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Vassena R.,Clinica EUGIN | Eguizabal C.,Basque Center for Transfusion and Human Tissues | Heindryckx B.,Ghent University | Sermon K.,Free University of Brussels | And 7 more authors.
Human Reproduction | Year: 2015

STUDY QUESTION Are there effective and clinically validated stem cell-based therapies for reproductive diseases? SUMMARY ANSWER At the moment, clinically validated stem cell treatments for reproductive diseases and alterations are not available. WHAT IS KNOWN ALREADY Research in stem cells and regenerative medicine is growing in scope, and its translation to the clinic is heralded by the recent initiation of controlled clinical trials with pluripotent derived cells. Unfortunately, stem cell 'treatments' are currently offered to patients outside of the controlled framework of scientifically sound research and regulated clinical trials. Both physicians and patients in reproductive medicine are often unsure about stem cells therapeutic options. STUDY DESIGN, SIZE, DURATION An international working group was assembled to review critically the available scientific literature in both the human species and animal models. PARTICIPANTS/MATERIALS, SETTING, METHODS This review includes work published in English until December 2014, and available through Pubmed. MAIN RESULTS AND THE ROLE OF CHANCE A few areas of research in stem cell and reproductive medicine were identified: in vitro gamete production, endometrial regeneration, erectile dysfunction amelioration, vaginal reconstruction. The stem cells studied range from pluripotent (embryonic stem cells and induced pluripotent stem cells) to monopotent stem cells, such as spermatogonial stem cells or mesenchymal stem cells. The vast majority of studies have been carried out in animal models, with data that are preliminary at best. LIMITATIONS, REASONS FOR CAUTION This review was not conducted in a systematic fashion, and reports in publications not indexed in Pubmed were not analyzed. WIDER IMPLICATIONS OF THE FINDINGS A much broader clinical knowledge will have to be acquired before translation to the clinic of stem cell therapies in reproductive medicine; patients and physicians should be wary of unfounded claims of improvement of existing medical conditions; at the moment, effective stem cell treatment for reproductive diseases and alterations is not available. © The Author 2015. Published by Oxford University Press on behalf of the European Society of Human Reproduction and Embryology. Source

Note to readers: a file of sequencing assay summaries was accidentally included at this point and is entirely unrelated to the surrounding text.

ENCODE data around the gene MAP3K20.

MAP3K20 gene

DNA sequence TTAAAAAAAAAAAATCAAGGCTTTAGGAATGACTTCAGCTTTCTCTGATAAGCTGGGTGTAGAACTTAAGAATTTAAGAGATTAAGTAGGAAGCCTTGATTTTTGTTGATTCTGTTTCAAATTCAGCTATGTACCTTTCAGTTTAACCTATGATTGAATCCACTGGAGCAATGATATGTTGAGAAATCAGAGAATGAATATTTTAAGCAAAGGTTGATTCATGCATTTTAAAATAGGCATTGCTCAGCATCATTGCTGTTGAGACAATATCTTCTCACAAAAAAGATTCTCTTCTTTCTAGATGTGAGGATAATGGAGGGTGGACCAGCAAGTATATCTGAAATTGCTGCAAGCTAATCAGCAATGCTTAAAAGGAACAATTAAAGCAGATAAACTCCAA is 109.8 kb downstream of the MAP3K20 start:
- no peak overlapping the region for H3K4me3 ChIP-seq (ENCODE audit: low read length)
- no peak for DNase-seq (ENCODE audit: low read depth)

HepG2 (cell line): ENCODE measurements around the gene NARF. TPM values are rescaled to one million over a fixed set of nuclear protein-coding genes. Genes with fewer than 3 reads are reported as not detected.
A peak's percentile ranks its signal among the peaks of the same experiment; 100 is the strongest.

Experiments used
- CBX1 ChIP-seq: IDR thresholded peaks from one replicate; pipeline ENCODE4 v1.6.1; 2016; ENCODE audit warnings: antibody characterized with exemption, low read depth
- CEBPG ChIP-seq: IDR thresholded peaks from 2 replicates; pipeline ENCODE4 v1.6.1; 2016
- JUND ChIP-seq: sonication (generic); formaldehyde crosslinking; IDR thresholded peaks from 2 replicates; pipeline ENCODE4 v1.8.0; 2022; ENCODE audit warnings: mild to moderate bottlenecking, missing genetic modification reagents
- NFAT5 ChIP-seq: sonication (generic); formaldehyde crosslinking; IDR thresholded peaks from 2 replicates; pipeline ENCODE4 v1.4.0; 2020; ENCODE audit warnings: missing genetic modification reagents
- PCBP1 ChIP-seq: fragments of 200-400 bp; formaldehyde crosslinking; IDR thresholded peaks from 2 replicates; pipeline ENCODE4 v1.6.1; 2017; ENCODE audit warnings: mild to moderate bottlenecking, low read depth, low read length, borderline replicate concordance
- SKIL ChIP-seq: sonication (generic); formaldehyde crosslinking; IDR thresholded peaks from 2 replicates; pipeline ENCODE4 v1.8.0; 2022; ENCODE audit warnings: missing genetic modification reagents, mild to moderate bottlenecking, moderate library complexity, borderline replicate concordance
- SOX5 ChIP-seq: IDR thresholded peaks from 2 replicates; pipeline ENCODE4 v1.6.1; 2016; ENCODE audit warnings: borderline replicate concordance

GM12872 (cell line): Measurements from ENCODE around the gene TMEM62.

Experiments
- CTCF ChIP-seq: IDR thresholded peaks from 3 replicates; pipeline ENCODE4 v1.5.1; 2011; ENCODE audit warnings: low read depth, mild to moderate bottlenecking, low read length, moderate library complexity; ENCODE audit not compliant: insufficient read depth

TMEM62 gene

Vinallonga Sarda X.,Hospital Universitari Quiron Dexeus
Pediatria Integral | Year: 2013

There is a variety of disorders that affect the salivary glands in children. Among them the most prevalent are infectious diseases, whose maximum expression is mumps, which, although it has declined in recent years as a result of the administration of the MMR vaccine, it continues to appear with some frequency in primary care offices. However, we must not forget other infectious etiologies, both viral, with special mention to the human immunodeficiency virus, and bacterial. The correct diagnostic approach from primary care through clinical history and physical examination, with the help of simple additional tests such as ultrasound, also allows the appropriate focusing of other processes such as recurrent inflammation seen in recurrent parotitis of childhood and Sjögren's syndrome, or injuries that may require specialized treatment, mainly surgical, as in the case of salivary lithiasis, mucocele and ranula, and neoplastic disease. Source


Sanchis-Alfonso V.,Hospital Arnau de Vilanova | Montesinos-Berry E.,Agoriaz Orthopedic Center | Monllau J.C.,Hospital Universitari Quiron Dexeus | Merchant A.C.,Stanford University
Arthroscopy - Journal of Arthroscopic and Related Surgery | Year: 2015